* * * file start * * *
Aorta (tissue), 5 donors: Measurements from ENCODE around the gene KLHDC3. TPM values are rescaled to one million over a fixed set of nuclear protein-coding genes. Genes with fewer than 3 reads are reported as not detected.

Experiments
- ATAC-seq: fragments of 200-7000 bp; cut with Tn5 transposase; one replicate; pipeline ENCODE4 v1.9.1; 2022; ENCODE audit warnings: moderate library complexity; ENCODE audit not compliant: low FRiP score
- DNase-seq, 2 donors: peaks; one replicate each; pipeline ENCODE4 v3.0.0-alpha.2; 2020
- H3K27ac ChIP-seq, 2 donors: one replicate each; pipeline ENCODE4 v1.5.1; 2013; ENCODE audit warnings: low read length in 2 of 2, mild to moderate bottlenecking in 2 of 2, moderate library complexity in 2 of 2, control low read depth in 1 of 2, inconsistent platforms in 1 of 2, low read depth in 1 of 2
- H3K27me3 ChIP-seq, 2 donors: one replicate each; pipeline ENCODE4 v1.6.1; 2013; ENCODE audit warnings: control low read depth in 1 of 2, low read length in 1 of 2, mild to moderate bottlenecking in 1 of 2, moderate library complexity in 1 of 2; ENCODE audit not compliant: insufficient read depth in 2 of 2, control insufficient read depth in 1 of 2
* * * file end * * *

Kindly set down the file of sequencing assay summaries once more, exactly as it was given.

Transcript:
Aorta (tissue), 5 donors: Measurements from ENCODE around the gene KLHDC3. TPM values are rescaled to one million over a fixed set of nuclear protein-coding genes. Genes with fewer than 3 reads are reported as not detected.

Experiments
- ATAC-seq: fragments of 200-7000 bp; cut with Tn5 transposase; one replicate; pipeline ENCODE4 v1.9.1; 2022; ENCODE audit warnings: moderate library complexity; ENCODE audit not compliant: low FRiP score
- DNase-seq, 2 donors: peaks; one replicate each; pipeline ENCODE4 v3.0.0-alpha.2; 2020
- H3K27ac ChIP-seq, 2 donors: one replicate each; pipeline ENCODE4 v1.5.1; 2013; ENCODE audit warnings: low read length in 2 of 2, mild to moderate bottlenecking in 2 of 2, moderate library complexity in 2 of 2, control low read depth in 1 of 2, inconsistent platforms in 1 of 2, low read depth in 1 of 2
- H3K27me3 ChIP-seq, 2 donors: one replicate each; pipeline ENCODE4 v1.6.1; 2013; ENCODE audit warnings: control low read depth in 1 of 2, low read length in 1 of 2, mild to moderate bottlenecking in 1 of 2, moderate library complexity in 1 of 2; ENCODE audit not compliant: insufficient read depth in 2 of 2, control insufficient read depth in 1 of 2